FARC Drug Trade Proposals a Mixed Bag for Govt Negotiators

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Colombia’s FARC guerrillas have published their proposal to end illicit drug production, and while some of it will resonate with government negotiators, an agreement is unlikely if the rebels insist on moves such as the demilitarization of traditional drug production regions. 

The National Program for the Substitution of the illicit Use of Coca, Poppy or Marijuana Crops, presented in Havana and published by the Revolutionary Armed Forces of Colombia (FARC) on January 14 (see the FARC’s English summary here), includes a variety of proposals likely to be countenanced by the government delegation. Among them are drug crop substitution programs, the suspension of aerial crop fumigations, the establishment of rural community assemblies to consult on the process and agrarian reform — although the terms of such a measure could yet be a sticking point.

However, the demand for a demilitarization of traditional drug crop cultivation areas in order to facilitate substitution schemes is just one of several proposals the government delegation is likely to give short shrift. Others include an agreement never to exploit mineral resources or hydrocarbons in areas currently being used for drug crop cultivation.

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As highlighted by an article in El Tiempo, the proposal to demilitarize current drug crop cultivation areas completely ignores the fact that drug production facilities and trafficking routes — key targets for Colombian security forces’ anti-drug efforts — are situated in those same regions. Given that any peace agreement will have to involve a demobilization process for the guerrillas, the proposal is essentially a call for the government’s unilateral withdrawal from such areas, where other, non-FARC actors in the drug trade will continue their activities and likely move into any vacuum created by a FARC withdrawal.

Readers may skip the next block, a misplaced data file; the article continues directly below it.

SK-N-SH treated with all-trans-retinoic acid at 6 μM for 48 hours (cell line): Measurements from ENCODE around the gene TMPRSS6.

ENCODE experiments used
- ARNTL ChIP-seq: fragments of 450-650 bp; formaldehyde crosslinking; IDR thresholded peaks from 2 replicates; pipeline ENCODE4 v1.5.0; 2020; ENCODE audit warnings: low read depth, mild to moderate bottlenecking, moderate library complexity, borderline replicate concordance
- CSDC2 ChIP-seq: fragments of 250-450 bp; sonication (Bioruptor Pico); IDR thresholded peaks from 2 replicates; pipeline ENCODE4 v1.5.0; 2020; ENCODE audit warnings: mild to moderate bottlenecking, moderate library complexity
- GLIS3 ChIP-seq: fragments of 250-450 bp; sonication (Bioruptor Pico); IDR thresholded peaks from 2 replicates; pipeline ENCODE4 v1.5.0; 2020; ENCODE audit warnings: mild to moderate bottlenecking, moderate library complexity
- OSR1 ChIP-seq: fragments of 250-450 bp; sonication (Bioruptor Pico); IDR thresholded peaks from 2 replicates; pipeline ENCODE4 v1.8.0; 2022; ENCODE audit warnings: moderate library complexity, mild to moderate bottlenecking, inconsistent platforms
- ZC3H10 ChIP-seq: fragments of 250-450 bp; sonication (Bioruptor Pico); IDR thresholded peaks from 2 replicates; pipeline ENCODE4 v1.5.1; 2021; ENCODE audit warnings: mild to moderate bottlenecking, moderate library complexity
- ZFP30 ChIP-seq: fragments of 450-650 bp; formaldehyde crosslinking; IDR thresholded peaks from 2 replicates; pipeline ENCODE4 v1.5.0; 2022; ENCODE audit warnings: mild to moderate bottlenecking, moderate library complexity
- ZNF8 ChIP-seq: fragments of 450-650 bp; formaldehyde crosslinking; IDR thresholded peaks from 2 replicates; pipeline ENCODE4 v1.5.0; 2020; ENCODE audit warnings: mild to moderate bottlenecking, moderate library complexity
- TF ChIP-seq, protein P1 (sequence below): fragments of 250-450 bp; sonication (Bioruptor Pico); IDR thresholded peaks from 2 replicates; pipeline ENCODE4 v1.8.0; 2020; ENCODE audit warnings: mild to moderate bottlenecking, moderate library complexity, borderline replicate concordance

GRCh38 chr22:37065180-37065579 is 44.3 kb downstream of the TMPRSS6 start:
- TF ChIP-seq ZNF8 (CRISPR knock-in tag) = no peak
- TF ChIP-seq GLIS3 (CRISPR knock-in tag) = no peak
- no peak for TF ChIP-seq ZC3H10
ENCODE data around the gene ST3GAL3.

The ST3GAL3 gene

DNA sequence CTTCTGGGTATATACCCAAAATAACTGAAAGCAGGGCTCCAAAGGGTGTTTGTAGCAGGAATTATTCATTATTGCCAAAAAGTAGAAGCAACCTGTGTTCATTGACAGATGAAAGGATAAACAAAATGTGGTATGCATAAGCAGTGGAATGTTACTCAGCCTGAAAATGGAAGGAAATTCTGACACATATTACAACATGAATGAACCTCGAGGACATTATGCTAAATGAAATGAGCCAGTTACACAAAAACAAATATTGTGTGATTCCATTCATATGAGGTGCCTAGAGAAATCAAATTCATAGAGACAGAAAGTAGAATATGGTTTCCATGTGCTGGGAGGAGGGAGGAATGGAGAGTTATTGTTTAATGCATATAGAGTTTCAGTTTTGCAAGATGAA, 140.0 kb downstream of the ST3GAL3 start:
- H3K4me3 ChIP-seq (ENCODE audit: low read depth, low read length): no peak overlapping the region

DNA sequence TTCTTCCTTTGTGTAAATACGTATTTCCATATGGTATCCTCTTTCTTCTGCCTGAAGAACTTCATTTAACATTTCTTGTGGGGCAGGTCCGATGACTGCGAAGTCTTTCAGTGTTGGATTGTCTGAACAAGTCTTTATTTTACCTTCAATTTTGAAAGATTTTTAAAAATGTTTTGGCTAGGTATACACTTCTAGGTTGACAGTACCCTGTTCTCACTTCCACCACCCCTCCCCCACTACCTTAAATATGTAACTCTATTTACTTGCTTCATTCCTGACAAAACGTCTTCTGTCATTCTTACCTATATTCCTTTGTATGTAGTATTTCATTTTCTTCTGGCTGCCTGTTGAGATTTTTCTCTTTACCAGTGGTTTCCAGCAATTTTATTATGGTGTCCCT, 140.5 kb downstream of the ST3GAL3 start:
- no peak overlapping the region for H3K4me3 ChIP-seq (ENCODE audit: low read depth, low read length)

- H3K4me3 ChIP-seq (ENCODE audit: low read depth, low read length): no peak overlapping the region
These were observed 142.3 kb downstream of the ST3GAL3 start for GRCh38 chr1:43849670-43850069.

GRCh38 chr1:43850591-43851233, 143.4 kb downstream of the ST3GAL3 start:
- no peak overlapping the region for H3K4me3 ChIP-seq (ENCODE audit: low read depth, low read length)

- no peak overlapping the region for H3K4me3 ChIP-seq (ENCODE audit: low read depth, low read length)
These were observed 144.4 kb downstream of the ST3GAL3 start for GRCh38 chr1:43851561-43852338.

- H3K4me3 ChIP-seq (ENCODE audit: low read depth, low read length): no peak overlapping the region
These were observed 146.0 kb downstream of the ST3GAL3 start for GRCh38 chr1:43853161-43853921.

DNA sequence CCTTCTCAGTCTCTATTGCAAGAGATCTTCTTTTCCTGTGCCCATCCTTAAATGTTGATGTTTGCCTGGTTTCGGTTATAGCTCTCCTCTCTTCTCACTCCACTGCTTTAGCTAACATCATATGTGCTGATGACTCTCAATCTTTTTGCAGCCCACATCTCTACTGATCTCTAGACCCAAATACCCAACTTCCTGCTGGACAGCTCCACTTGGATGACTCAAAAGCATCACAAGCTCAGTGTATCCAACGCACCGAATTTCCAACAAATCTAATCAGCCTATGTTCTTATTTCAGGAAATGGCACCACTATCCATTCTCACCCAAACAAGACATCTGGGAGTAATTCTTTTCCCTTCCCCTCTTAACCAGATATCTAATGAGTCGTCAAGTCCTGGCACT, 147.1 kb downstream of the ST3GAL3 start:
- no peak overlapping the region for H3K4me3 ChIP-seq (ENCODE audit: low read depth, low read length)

SEE ALSO: FARC, Peace and Possible Criminalization

The government is also not likely to agree to put a freeze on resource exploitation in the regions in question. Colombia is rich in unexploited minerals and hydrocarbons, which promise a windfall in revenues in the event of peace and greater stability, and the government has made fuelling growth through mining and oil and gas extraction a central tenet of its economic policies.

However, there are numerous aspects of the proposal with room for compromise, and the document serves as a reminder of the unique opportunity the government has in being able to negotiate directly with the custodians of much of the base materials for Colombia’s drug trade.

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